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I've had a coworker in the past who was constantly sitting with HR and with the director of the company (mind you this was a 100 people company so not very big), in their offices.

There was not much to actually discuss as it was the first months on the job, and we were both hired with a similar JD, and we were the two person hired on a new team that was being built.

So I am wondering how to approach them, or how to approach HR/director about this kind of thing.

My personal thought is "what does this person have to discuss so much with HR/director, instead of actually sitting down and doing their job?"

Also given that I was teamlead on that team, what could I have done regarding this?

My natural feeling was that this coworker was that they were gossiping about me. Then again, how could HR/director have been so tolerant of him going in their office and constantly having to hear said gossip.

So I wonder if HR is ok with someone regularly and constantly coming into their office and gossiping.

How should one approach this kind of situation?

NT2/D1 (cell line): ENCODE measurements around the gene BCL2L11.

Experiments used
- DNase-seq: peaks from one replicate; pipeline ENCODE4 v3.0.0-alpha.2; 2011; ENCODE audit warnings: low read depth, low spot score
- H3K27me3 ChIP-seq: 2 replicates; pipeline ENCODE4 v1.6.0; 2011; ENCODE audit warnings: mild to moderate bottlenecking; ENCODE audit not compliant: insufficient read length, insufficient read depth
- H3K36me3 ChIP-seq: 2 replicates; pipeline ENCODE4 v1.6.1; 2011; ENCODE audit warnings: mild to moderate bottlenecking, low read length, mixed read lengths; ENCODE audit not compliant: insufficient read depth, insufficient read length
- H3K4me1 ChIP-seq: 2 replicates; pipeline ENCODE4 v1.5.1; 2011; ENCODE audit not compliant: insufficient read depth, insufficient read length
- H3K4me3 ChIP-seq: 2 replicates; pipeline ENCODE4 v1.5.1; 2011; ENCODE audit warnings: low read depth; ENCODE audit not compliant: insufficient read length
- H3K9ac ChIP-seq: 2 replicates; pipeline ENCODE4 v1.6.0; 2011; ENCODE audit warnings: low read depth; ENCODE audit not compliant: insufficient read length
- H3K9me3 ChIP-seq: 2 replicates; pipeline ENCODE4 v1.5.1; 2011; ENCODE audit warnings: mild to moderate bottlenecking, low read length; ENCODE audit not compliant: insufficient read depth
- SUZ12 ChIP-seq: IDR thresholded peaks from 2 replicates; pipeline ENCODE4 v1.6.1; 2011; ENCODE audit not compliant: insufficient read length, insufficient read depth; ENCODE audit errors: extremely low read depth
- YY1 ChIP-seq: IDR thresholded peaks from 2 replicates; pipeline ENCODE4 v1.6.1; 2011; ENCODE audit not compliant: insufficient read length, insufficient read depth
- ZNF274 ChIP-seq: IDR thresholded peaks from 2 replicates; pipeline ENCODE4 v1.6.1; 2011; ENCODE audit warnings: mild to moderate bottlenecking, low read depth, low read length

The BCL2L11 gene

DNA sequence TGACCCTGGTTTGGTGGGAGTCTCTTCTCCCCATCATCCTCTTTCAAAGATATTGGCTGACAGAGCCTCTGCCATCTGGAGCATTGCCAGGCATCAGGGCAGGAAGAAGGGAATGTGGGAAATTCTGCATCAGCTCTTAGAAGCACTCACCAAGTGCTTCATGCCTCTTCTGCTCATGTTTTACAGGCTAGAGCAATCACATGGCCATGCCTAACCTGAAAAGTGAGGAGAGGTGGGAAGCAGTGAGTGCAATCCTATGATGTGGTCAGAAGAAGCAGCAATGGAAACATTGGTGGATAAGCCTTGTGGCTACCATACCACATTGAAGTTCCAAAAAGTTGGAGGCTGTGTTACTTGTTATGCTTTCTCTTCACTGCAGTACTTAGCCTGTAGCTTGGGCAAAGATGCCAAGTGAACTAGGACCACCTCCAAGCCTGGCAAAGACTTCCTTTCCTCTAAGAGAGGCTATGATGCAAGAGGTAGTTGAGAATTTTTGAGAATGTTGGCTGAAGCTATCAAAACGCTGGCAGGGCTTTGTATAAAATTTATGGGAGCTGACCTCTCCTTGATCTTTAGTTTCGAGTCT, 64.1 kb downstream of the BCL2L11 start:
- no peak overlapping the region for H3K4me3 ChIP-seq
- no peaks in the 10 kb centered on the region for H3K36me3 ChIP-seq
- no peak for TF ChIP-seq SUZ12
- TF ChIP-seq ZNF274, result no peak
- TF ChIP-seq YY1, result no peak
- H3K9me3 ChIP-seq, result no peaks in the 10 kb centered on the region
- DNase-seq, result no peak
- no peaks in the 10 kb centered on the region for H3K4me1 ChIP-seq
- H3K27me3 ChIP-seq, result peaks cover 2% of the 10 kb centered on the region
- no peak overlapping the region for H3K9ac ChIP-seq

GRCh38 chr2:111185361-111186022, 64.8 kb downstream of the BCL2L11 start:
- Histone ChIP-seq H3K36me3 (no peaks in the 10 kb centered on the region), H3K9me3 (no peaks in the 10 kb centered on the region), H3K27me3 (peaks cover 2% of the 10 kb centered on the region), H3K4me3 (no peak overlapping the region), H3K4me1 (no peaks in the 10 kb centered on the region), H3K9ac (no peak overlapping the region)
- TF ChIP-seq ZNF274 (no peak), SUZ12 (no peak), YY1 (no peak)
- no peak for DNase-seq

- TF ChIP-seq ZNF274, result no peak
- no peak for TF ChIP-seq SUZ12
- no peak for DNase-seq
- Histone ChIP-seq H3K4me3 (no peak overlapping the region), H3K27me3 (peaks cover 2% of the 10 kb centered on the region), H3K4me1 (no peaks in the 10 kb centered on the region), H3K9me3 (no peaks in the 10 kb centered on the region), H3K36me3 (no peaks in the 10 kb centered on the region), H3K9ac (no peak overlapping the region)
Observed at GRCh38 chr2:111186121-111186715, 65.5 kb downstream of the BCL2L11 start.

closed as off-topic by gnat, Solar Mike, IDrinkandIKnowThings, JazzmanJim, sf02 Sep 5 at 14:11

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    Unless your co-worker's actions are affecting your ability to do your job, then there is no situation that you need to approach. – Peter M Sep 3 at 3:25
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    So in other words you've got nothing – Peter M Sep 3 at 3:29
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    Your whole question is predicated on your speculation about a situation. That is not something that can be addressed in a concrete manner. Hence people are going to feel it is not a suitable question. I hope you have read the Help section on what to ask and not ask – Peter M Sep 3 at 3:42